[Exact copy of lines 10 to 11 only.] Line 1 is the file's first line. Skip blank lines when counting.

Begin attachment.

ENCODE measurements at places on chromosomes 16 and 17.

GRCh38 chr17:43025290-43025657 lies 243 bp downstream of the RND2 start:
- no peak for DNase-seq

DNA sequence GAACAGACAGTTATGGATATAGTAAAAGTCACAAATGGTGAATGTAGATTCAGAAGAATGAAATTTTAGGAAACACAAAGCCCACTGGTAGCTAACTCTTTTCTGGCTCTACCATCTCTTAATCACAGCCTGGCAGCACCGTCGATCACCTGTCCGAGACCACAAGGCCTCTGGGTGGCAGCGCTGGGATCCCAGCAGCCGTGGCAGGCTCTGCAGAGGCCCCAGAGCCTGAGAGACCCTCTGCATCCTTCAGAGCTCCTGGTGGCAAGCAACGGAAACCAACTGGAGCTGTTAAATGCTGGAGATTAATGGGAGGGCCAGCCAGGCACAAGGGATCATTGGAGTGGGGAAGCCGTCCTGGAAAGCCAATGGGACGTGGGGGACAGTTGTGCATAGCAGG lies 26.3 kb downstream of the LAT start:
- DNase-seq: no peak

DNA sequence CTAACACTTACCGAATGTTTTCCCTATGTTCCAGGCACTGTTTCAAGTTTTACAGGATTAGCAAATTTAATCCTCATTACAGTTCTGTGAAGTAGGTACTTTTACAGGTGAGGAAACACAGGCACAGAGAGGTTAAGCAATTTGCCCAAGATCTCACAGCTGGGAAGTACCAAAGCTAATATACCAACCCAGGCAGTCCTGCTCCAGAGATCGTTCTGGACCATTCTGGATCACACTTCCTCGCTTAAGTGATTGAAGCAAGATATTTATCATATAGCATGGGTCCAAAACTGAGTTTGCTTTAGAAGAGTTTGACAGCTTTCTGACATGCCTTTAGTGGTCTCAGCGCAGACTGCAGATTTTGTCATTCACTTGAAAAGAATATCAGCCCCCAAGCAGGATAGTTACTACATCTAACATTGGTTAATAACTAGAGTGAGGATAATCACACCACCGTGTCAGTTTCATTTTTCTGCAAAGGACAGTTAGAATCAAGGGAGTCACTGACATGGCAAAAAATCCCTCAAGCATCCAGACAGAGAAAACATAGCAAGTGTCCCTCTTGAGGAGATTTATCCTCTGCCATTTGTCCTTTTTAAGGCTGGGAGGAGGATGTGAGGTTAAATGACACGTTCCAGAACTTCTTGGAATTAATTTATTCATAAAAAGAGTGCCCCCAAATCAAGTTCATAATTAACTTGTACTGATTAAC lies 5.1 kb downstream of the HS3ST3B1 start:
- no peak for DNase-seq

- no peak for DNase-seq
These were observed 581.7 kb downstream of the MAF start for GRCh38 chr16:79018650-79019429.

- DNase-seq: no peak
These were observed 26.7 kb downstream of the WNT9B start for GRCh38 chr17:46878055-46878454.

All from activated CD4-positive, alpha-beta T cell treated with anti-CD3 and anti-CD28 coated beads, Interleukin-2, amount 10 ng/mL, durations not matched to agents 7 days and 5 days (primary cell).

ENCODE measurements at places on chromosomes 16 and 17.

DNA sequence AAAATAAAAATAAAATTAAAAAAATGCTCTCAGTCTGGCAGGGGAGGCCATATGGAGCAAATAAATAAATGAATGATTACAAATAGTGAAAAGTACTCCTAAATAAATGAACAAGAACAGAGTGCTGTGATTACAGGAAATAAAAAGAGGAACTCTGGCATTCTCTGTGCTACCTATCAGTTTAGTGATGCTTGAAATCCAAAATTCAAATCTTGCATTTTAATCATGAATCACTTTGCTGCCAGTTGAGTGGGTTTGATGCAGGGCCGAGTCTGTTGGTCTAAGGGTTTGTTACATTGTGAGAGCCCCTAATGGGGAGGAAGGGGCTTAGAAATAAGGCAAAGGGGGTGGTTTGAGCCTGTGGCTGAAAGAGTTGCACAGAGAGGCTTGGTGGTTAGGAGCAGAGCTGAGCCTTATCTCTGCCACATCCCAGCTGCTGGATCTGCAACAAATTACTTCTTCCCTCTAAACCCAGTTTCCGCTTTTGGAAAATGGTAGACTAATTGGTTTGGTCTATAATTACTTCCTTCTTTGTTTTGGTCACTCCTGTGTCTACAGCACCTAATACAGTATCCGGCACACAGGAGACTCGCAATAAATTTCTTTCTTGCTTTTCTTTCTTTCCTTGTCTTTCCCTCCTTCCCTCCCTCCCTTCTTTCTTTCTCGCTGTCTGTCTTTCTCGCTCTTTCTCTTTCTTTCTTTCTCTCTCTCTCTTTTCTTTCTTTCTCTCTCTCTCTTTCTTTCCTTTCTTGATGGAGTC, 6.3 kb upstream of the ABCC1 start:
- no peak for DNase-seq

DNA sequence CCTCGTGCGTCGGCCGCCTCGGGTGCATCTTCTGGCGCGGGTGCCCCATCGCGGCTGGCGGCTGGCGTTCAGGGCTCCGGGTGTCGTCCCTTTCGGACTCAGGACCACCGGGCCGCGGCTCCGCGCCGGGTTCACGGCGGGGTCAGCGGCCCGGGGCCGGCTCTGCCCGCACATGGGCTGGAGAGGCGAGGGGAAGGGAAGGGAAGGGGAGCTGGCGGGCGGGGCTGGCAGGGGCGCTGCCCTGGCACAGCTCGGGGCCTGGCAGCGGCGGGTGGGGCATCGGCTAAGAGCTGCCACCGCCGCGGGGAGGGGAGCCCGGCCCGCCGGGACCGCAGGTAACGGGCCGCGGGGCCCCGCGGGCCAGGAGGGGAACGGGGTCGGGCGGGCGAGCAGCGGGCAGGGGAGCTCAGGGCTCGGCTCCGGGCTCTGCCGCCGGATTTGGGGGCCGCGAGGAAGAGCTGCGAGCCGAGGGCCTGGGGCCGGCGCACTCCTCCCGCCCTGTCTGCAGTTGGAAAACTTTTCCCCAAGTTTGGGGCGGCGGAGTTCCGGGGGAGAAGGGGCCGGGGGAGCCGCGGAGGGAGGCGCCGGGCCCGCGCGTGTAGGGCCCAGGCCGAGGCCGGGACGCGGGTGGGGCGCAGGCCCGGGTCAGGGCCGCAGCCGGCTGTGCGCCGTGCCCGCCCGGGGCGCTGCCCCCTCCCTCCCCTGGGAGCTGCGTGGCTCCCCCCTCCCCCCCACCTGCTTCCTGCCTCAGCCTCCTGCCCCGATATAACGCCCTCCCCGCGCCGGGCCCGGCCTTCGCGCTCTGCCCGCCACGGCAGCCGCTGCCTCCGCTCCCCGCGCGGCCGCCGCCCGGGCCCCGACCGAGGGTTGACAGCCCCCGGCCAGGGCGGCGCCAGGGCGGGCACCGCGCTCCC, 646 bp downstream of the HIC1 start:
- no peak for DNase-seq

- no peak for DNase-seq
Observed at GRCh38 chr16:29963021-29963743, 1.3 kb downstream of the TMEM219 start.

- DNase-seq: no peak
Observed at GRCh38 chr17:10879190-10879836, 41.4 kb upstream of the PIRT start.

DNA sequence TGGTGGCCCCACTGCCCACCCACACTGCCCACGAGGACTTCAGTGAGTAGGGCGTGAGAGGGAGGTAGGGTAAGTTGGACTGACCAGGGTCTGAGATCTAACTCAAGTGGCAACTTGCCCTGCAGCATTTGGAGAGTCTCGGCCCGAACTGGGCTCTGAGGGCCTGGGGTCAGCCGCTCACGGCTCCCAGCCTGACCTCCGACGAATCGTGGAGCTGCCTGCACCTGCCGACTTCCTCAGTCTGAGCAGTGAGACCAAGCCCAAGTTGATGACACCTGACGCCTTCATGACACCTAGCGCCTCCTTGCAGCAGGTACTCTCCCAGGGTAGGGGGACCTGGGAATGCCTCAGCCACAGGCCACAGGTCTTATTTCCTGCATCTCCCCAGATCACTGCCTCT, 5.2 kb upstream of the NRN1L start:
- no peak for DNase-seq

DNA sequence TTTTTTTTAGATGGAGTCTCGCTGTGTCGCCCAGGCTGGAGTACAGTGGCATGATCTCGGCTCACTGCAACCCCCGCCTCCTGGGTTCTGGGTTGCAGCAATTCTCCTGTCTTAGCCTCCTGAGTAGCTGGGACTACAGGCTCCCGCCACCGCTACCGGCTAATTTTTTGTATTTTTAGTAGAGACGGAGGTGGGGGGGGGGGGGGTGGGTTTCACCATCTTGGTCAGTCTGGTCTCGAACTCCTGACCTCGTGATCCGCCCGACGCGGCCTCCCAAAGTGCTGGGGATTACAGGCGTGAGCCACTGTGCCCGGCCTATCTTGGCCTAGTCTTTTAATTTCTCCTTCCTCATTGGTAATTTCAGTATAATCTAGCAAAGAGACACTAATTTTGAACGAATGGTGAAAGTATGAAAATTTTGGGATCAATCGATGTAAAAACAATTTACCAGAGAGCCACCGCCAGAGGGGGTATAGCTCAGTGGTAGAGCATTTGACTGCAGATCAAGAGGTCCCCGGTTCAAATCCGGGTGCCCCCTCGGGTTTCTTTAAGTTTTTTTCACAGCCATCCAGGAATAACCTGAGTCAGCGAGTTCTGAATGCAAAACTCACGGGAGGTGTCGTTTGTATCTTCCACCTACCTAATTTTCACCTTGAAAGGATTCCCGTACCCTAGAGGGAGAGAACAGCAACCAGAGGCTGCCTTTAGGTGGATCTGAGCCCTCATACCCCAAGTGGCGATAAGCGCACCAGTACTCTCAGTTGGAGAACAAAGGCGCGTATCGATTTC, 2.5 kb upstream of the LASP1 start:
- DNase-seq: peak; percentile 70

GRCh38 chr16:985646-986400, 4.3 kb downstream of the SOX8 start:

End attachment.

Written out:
- DNase-seq: no peak
These were observed 26.7 kb downstream of the WNT9B start for GRCh38 chr17:46878055-46878454.